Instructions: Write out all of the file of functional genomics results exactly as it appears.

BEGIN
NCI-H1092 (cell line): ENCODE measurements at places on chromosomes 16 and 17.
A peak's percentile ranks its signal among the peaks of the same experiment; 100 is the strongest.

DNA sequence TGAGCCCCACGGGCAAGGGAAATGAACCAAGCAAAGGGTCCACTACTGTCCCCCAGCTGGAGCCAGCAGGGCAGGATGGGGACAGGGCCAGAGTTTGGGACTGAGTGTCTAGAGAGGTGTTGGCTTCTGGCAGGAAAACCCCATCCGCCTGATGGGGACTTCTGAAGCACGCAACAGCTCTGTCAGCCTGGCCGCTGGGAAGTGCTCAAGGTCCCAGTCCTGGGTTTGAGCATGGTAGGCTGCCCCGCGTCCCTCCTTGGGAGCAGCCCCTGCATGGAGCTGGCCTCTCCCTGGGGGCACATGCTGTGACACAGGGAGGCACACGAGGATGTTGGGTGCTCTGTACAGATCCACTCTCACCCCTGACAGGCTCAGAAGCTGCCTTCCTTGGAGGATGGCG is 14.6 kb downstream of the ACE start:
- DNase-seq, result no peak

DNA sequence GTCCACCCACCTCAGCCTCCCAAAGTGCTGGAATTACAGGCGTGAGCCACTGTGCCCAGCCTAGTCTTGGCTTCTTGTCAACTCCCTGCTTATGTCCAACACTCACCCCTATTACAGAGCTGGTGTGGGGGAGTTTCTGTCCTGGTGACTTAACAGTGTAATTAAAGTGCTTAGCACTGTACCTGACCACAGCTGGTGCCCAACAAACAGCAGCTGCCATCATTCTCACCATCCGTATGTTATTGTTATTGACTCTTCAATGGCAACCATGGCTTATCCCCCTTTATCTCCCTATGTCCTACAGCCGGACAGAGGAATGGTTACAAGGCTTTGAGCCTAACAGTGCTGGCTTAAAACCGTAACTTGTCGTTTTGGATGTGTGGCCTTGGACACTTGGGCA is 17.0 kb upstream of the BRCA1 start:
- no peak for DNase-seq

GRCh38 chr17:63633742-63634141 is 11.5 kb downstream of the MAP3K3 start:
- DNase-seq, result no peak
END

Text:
NCI-H1092 (cell line): ENCODE measurements at places on chromosomes 16 and 17.
A peak's percentile ranks its signal among the peaks of the same experiment; 100 is the strongest.

DNA sequence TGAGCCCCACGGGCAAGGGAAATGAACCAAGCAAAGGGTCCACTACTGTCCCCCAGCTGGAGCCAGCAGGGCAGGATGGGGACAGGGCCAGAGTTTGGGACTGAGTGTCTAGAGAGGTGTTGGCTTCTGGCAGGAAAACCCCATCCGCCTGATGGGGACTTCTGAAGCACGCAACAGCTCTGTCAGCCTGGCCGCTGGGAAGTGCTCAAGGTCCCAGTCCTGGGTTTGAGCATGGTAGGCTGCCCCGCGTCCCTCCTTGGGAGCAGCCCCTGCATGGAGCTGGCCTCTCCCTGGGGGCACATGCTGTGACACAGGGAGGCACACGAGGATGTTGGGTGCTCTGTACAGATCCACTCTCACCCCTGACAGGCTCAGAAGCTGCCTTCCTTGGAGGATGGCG is 14.6 kb downstream of the ACE start:
- DNase-seq, result no peak

DNA sequence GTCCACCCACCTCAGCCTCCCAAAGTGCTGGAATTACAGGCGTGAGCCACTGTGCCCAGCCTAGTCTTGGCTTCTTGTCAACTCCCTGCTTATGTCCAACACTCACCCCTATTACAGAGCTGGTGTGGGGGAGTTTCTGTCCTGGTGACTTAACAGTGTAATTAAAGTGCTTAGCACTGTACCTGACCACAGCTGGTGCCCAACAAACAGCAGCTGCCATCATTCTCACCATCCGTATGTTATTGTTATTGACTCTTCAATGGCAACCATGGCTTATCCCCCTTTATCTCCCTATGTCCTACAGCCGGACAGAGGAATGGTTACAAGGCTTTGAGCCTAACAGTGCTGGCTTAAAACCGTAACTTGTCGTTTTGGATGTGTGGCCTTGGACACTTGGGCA is 17.0 kb upstream of the BRCA1 start:
- no peak for DNase-seq

GRCh38 chr17:63633742-63634141 is 11.5 kb downstream of the MAP3K3 start:
- DNase-seq, result no peak